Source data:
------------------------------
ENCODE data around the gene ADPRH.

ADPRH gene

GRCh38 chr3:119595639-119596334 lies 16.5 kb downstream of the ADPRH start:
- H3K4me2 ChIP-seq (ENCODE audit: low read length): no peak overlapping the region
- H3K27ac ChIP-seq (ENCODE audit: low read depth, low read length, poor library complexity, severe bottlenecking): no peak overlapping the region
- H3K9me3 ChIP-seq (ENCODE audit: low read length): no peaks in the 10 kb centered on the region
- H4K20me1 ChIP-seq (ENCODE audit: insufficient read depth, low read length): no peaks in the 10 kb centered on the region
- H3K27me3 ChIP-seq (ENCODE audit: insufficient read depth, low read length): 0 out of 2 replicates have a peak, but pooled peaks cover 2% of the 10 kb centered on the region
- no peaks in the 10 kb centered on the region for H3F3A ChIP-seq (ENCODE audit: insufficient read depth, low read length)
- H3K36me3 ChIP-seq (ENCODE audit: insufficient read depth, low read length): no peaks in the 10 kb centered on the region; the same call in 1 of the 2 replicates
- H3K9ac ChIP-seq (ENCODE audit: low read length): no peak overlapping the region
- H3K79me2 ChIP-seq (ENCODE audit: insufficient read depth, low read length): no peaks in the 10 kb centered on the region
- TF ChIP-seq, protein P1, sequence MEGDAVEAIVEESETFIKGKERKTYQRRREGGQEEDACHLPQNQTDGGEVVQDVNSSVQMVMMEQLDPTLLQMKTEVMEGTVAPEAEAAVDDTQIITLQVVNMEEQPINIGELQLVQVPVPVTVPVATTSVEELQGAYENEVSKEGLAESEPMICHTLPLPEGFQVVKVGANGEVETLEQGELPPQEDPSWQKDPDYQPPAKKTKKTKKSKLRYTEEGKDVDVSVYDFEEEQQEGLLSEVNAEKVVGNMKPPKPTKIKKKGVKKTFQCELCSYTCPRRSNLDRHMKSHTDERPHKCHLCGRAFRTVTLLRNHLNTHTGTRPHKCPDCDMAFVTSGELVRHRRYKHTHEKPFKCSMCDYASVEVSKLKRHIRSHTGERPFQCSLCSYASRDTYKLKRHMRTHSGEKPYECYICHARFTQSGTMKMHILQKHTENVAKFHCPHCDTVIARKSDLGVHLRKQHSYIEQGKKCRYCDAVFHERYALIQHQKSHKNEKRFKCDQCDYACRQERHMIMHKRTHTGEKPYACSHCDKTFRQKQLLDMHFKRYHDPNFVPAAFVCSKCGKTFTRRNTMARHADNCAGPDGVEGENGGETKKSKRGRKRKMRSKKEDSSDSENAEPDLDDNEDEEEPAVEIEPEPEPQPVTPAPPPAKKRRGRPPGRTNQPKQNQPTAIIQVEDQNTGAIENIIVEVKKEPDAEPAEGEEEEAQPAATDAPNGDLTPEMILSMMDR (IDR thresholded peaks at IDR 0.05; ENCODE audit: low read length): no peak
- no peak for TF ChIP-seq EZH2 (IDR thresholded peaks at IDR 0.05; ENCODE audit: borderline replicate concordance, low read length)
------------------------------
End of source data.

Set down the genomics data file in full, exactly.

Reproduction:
ENCODE data around the gene ADPRH.

ADPRH gene

GRCh38 chr3:119595639-119596334 lies 16.5 kb downstream of the ADPRH start:
- H3K4me2 ChIP-seq (ENCODE audit: low read length): no peak overlapping the region
- H3K27ac ChIP-seq (ENCODE audit: low read depth, low read length, poor library complexity, severe bottlenecking): no peak overlapping the region
- H3K9me3 ChIP-seq (ENCODE audit: low read length): no peaks in the 10 kb centered on the region
- H4K20me1 ChIP-seq (ENCODE audit: insufficient read depth, low read length): no peaks in the 10 kb centered on the region
- H3K27me3 ChIP-seq (ENCODE audit: insufficient read depth, low read length): 0 out of 2 replicates have a peak, but pooled peaks cover 2% of the 10 kb centered on the region
- no peaks in the 10 kb centered on the region for H3F3A ChIP-seq (ENCODE audit: insufficient read depth, low read length)
- H3K36me3 ChIP-seq (ENCODE audit: insufficient read depth, low read length): no peaks in the 10 kb centered on the region; the same call in 1 of the 2 replicates
- H3K9ac ChIP-seq (ENCODE audit: low read length): no peak overlapping the region
- H3K79me2 ChIP-seq (ENCODE audit: insufficient read depth, low read length): no peaks in the 10 kb centered on the region
- TF ChIP-seq, protein P1, sequence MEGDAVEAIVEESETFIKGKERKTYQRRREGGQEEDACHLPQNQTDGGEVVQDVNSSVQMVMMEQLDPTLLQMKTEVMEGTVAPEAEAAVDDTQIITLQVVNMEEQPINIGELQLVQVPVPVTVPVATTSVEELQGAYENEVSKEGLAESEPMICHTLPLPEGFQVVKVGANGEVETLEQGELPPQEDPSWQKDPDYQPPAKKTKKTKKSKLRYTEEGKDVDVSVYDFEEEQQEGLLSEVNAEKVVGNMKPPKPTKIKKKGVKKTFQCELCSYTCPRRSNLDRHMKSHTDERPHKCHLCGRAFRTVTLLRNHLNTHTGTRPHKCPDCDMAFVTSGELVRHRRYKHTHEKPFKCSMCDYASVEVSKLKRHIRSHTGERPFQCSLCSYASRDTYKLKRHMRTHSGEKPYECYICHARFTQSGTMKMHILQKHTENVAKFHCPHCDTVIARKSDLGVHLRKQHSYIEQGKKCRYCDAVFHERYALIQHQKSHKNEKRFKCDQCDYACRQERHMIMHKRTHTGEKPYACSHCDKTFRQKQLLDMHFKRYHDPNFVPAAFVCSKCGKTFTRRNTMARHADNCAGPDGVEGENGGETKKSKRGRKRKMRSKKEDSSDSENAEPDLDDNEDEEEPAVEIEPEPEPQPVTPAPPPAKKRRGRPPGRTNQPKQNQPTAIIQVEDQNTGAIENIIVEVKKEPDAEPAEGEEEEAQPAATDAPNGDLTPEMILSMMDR (IDR thresholded peaks at IDR 0.05; ENCODE audit: low read length): no peak
- no peak for TF ChIP-seq EZH2 (IDR thresholded peaks at IDR 0.05; ENCODE audit: borderline replicate concordance, low read length)